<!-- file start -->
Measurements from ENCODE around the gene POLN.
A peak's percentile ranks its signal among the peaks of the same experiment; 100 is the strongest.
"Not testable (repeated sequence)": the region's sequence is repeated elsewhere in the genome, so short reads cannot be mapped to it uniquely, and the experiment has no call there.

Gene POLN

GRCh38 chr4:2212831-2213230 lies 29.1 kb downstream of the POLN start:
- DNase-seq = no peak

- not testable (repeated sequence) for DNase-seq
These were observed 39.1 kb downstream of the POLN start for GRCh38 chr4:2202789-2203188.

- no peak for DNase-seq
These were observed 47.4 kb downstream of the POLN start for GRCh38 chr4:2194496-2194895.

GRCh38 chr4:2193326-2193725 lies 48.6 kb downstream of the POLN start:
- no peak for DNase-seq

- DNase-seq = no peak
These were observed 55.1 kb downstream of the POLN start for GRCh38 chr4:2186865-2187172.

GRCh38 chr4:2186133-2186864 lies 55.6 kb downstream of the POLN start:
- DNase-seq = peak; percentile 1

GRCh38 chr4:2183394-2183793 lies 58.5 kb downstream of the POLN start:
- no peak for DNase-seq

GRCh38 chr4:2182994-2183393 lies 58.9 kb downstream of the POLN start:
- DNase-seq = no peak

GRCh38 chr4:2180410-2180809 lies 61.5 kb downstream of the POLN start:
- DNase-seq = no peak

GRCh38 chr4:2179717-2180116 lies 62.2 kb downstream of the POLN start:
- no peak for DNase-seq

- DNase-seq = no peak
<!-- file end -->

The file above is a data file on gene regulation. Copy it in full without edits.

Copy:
Measurements from ENCODE around the gene POLN.
A peak's percentile ranks its signal among the peaks of the same experiment; 100 is the strongest.
"Not testable (repeated sequence)": the region's sequence is repeated elsewhere in the genome, so short reads cannot be mapped to it uniquely, and the experiment has no call there.

Gene POLN

GRCh38 chr4:2212831-2213230 lies 29.1 kb downstream of the POLN start:
- DNase-seq = no peak

- not testable (repeated sequence) for DNase-seq
These were observed 39.1 kb downstream of the POLN start for GRCh38 chr4:2202789-2203188.

- no peak for DNase-seq
These were observed 47.4 kb downstream of the POLN start for GRCh38 chr4:2194496-2194895.

GRCh38 chr4:2193326-2193725 lies 48.6 kb downstream of the POLN start:
- no peak for DNase-seq

- DNase-seq = no peak
These were observed 55.1 kb downstream of the POLN start for GRCh38 chr4:2186865-2187172.

GRCh38 chr4:2186133-2186864 lies 55.6 kb downstream of the POLN start:
- DNase-seq = peak; percentile 1

GRCh38 chr4:2183394-2183793 lies 58.5 kb downstream of the POLN start:
- no peak for DNase-seq

GRCh38 chr4:2182994-2183393 lies 58.9 kb downstream of the POLN start:
- DNase-seq = no peak

GRCh38 chr4:2180410-2180809 lies 61.5 kb downstream of the POLN start:
- DNase-seq = no peak

GRCh38 chr4:2179717-2180116 lies 62.2 kb downstream of the POLN start:
- no peak for DNase-seq

- DNase-seq = no peak